• Jemma Henricks (R) and partner Monique. (Addam Bramich)
Actress Jemma Hendricks discusses dealing with societal misogyny when you're in a same-sex relationship, the lack of lesbian role models in the entertainment industry, and the intersection of public activism and her acting career.
By
Louis Hanson

17 Mar 2017 - 3:28 PM  UPDATED 20 Mar 2017 - 8:57 AM

“I overheard her talking about being gay and I felt my atoms split and rearrange.”

Jemma Hendricks, a 22-year-old actor currently residing between Melbourne and Los Angeles, is explaining the moment she met her now-girlfriend, Monique. They met while they were touring on a show together in the Middle East, where same-sex relations are bound by strict conservatism.

“That was interesting to say the least,” she reflects, “but we went on a desert safari toward the end of our tour. As we sat on sand dunes underneath millions of stars, in the middle of nowhere, we took the time to discuss what we saw for us in the future. I think the desert was full of romantic magic and we just got blessed with it.”

This sense of ease has not always been the case for Jemma. She started to think about her attraction to girls, as well as guys, when she had her first serious boyfriend at 16. She’d brush it off as physical fantasy; a mere fleeting curiosity. She thought it would be too hard. “I think the complete lack of lesbian role models and media coverage while I was growing up, especially concerning non-stereotyped lesbians, holds a large part of the blame for this,” she reflects. “All it took for me, though, was meeting the right one.”

Enter Monique, and their show together in the Middle East. Then freshly 21, Jemma quickly came to discover a previously unexpressed part of her sexuality. “Knowing I had her there to support me, no matter what anyone else said, meant everything,” says Jemma.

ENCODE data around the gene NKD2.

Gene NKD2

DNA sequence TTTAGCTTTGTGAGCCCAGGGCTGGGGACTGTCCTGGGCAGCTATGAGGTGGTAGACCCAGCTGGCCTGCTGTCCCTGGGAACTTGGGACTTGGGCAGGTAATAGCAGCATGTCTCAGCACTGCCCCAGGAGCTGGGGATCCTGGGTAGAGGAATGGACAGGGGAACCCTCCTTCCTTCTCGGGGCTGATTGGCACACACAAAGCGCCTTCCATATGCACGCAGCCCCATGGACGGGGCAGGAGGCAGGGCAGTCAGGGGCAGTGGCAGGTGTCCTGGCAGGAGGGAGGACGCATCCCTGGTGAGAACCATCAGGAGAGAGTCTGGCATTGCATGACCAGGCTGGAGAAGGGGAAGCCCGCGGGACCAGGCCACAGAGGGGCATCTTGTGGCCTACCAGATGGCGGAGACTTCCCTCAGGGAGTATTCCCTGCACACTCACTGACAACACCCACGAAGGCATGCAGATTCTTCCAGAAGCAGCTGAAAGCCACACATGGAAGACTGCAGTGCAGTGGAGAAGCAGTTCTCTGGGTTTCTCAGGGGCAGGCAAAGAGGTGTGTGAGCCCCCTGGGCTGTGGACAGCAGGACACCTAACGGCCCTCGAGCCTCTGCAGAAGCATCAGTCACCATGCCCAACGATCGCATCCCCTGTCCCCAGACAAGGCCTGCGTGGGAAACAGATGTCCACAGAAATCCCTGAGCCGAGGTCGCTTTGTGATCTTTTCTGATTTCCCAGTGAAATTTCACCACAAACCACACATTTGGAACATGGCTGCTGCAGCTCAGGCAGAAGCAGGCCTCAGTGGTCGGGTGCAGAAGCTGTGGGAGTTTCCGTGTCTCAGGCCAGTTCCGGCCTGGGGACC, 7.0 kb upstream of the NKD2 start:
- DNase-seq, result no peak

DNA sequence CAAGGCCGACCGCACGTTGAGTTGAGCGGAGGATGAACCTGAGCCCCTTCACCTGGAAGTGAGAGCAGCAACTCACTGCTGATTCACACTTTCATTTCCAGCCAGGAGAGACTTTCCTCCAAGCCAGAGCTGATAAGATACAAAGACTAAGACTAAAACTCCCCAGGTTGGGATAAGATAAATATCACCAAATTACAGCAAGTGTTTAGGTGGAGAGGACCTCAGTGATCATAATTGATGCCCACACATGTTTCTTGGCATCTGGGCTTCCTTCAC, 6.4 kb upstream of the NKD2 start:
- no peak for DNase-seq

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Her subsequent coming out, with Monique by her side, was met with an overwhelmingly positive response. Her parents were loving, albeit fairly surprised, and her sister told her that everyone should be able to love who they love, and that there was nothing weird about that. 

“One of my Nans said, ‘I love you whether you’re gay or straight, black or blue, but you can’t just date one girl and decide you’re a lesbian. You know there are even some people who are bisexual and like both.’ I nearly died,” she recalls.

With this acceptance, though, came some trials. Jemma speaks frankly about the continual struggles her and Monique face in terms of having to prove their relationship in social situations. “Misogyny is part of a girl’s everyday life,” she says. “It’s horrifying, but it is true. I didn’t realise how conditioned I was to accepting it until I left high school.”

In the 18 months they’ve been together, nearly every night out has resulted in men trying to hit on them. These men often think Jemma and Monique are lying about their relationship in a bid to let them down easy. This, according to Jemma, almost always ends in cat calling or verbal abuse, especially if they spot any indicators of their relationship.

“Thanks to porn, men are faced with what they perceive as an ultimate fantasy for them,” she says.